A note on "ultra-violence," especially the graphic rapes clearly motivated more by violent hatred than anything like merely erotic desire. The plot and Alex's arc are about free will, good and evil, and may even work as an odd Christian apologetic. The violence is central and deeply thought-out, about as far from gratuitous exploitation as I can imagine.
Still and all, the violence is horrible, terrible and even a bit nauseating - but then that's what makes "evil" a meaninful word, yes?
I read this in high school, and I was initially concerned that the "language" would be difficult to understand in audio form.
No worries! The reader is PERFECT for this book. He reads with a Cockney accent that is very entertaining for this subject matter. The story itself is ultra-violent, the first person account of a violent criminal describing his horrible misdeeds in a colorful slang dialect. The main character refers himself as "your most humble narrator" and to the reader as "oh my brothers", both of which come off perfectly in the Cockney accent of the reader.
Think: Michael Caine relating the events of the movie "Pulp Fiction" in the first person. I loved it.
A warning though: the main character, with whom we are to sympathize, is a despicable character. If you don't like extreme violence, this is not for you. But it's almost a comic-book type of violence (again, think Pulp Fiction) and there are parts that are really laugh-out-loud funny.
Also, if you don't like Cockney accent, you won't like this.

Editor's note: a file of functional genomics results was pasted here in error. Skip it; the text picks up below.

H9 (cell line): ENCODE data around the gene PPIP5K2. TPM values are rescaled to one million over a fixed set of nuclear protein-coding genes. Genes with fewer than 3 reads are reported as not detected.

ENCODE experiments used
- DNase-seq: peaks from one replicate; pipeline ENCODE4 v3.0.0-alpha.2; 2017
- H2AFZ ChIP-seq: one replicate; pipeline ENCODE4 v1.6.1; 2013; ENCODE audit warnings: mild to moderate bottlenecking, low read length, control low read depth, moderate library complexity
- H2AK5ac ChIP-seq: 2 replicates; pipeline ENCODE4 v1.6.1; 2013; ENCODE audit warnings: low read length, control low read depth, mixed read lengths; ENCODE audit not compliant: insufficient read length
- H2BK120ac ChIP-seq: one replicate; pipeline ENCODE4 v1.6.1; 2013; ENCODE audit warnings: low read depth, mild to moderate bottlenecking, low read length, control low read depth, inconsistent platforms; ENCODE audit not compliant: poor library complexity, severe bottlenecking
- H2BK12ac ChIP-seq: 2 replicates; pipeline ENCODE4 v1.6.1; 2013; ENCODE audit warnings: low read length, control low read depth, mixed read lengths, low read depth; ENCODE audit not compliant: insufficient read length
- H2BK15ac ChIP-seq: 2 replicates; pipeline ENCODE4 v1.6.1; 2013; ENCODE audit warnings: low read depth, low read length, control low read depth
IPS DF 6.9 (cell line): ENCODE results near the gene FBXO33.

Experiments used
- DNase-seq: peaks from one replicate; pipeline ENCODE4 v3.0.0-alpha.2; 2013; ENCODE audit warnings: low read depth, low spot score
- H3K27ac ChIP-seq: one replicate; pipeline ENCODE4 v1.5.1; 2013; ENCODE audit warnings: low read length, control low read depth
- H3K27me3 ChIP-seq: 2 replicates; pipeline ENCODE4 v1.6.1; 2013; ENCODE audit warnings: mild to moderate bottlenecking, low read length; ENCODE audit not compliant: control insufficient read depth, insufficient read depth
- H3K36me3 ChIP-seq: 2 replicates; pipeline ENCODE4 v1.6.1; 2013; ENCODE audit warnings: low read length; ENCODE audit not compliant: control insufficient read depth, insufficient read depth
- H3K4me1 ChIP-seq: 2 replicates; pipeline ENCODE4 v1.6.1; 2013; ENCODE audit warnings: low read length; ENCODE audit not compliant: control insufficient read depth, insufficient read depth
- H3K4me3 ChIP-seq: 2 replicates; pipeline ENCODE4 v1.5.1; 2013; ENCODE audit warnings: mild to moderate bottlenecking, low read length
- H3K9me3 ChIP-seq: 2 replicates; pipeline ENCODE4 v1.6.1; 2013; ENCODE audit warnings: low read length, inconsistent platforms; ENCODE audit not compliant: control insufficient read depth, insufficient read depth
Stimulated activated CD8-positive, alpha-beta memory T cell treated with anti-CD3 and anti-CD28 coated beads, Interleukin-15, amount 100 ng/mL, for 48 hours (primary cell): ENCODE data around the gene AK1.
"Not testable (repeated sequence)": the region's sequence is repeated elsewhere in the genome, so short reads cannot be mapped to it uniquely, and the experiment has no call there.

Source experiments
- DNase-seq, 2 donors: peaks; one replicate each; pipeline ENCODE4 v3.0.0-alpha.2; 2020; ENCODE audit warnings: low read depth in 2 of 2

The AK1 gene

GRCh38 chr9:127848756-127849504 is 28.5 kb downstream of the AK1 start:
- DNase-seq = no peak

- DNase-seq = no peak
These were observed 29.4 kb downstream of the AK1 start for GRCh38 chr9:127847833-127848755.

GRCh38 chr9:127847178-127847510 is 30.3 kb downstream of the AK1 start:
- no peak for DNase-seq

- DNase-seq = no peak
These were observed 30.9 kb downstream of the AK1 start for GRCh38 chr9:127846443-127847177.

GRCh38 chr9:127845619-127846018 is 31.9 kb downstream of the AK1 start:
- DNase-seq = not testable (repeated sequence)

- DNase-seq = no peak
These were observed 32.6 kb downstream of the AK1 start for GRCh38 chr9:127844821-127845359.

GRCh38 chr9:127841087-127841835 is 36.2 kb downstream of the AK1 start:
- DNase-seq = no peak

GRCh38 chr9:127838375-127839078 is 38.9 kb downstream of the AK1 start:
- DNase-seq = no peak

The slang dialect turned out to be no problem at all for me. There are times when you might not get every word, but you get enough to understand what's going on, and after a while you really start to learn the lingo.
From the author's introduction explaining the lack of chapter 21 in the American publication and the film, to the outstanding narration, this is one of the most riveting audio books I have heard. I could not wait to get back to the car to finish, so walked around with the MP3 in my ear to finish it more quickly.
Less bizarre than the classic film, the narration of the book is much more humorous, more thoughtful, and the neologisms are much more prominant and clever.
Literature teacher and sci-fi/fantasy fan
I experienced Stanley Kubrick's film A CLOCKWORK ORANGE as a precocious 12 year old at my big brother's apartment. I never listened to Beethoven the same way again! This novel remains one of my favorites since reading the actual piece of literature as an adult. Burgess creates a colloquial slang for futuristic JD's that just lends itself to being heard. Mr. Hollander's performance was perfectly executed with all of the quasi-Polish slang. I found myself taking notes on particular words. The loss of a "glossary" in this audiobook does not mar the perfection of the production. Lastly, the final chapter -- that was edited out of American editions of the novel and not even mentioned in the Kubrick film -- gives the novel a poignancy and depth that is otherwise lost in ultra-violence and sex. This novel is NOT for that precocious 12 year old who watched the film. It is, however, for readers who want to be transported to a dystopian world where violence and sex have psychological implications far beyond their victims.